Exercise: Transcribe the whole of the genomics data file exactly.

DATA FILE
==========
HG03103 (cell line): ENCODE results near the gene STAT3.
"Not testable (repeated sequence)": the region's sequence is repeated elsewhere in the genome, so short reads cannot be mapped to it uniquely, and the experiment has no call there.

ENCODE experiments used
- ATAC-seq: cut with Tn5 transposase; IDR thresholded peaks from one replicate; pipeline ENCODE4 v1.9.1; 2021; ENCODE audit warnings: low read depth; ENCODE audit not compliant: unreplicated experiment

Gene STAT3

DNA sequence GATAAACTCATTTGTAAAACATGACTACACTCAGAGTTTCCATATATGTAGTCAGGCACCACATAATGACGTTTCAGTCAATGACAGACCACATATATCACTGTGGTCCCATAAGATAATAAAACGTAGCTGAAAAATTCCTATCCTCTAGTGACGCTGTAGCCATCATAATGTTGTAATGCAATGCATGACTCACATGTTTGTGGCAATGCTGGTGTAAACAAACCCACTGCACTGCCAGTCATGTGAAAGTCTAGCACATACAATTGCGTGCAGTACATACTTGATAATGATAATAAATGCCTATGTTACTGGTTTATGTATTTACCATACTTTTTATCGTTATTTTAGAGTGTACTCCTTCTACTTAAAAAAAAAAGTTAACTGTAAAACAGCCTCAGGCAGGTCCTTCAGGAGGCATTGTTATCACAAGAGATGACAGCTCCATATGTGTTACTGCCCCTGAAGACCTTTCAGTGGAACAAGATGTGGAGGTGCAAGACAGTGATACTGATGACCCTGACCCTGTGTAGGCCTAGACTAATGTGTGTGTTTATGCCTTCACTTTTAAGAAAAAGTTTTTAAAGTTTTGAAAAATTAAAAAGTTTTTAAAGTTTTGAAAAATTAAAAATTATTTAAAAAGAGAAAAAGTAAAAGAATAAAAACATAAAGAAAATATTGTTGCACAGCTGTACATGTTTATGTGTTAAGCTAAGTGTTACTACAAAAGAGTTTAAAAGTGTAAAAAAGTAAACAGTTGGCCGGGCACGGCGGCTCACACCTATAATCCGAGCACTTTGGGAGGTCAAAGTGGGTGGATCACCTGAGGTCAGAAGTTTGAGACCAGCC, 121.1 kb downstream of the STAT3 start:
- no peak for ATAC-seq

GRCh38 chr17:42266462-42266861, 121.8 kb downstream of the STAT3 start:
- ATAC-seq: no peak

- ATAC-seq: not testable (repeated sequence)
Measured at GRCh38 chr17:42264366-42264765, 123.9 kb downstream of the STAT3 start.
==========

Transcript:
HG03103 (cell line): ENCODE results near the gene STAT3.
"Not testable (repeated sequence)": the region's sequence is repeated elsewhere in the genome, so short reads cannot be mapped to it uniquely, and the experiment has no call there.

ENCODE experiments used
- ATAC-seq: cut with Tn5 transposase; IDR thresholded peaks from one replicate; pipeline ENCODE4 v1.9.1; 2021; ENCODE audit warnings: low read depth; ENCODE audit not compliant: unreplicated experiment

Gene STAT3

DNA sequence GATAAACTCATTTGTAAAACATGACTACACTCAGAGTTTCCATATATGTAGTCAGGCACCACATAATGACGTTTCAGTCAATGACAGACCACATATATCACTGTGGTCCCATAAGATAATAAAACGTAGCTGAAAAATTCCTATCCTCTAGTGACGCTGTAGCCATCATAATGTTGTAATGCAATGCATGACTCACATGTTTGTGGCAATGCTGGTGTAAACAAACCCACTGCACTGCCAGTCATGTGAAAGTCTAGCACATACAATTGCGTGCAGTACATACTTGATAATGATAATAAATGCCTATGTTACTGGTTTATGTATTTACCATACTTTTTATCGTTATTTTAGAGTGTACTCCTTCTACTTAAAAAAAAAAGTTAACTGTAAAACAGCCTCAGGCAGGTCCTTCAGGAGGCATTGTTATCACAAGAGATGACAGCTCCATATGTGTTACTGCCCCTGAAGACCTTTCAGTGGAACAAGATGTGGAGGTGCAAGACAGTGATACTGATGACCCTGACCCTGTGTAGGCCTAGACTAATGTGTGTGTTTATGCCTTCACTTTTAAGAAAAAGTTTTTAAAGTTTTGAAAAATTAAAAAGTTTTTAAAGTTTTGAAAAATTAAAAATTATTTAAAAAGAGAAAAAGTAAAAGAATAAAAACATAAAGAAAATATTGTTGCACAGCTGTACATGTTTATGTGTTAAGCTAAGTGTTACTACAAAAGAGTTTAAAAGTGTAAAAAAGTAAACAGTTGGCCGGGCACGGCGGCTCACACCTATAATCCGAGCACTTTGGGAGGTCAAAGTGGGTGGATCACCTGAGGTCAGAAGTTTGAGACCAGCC, 121.1 kb downstream of the STAT3 start:
- no peak for ATAC-seq

GRCh38 chr17:42266462-42266861, 121.8 kb downstream of the STAT3 start:
- ATAC-seq: no peak

- ATAC-seq: not testable (repeated sequence)
Measured at GRCh38 chr17:42264366-42264765, 123.9 kb downstream of the STAT3 start.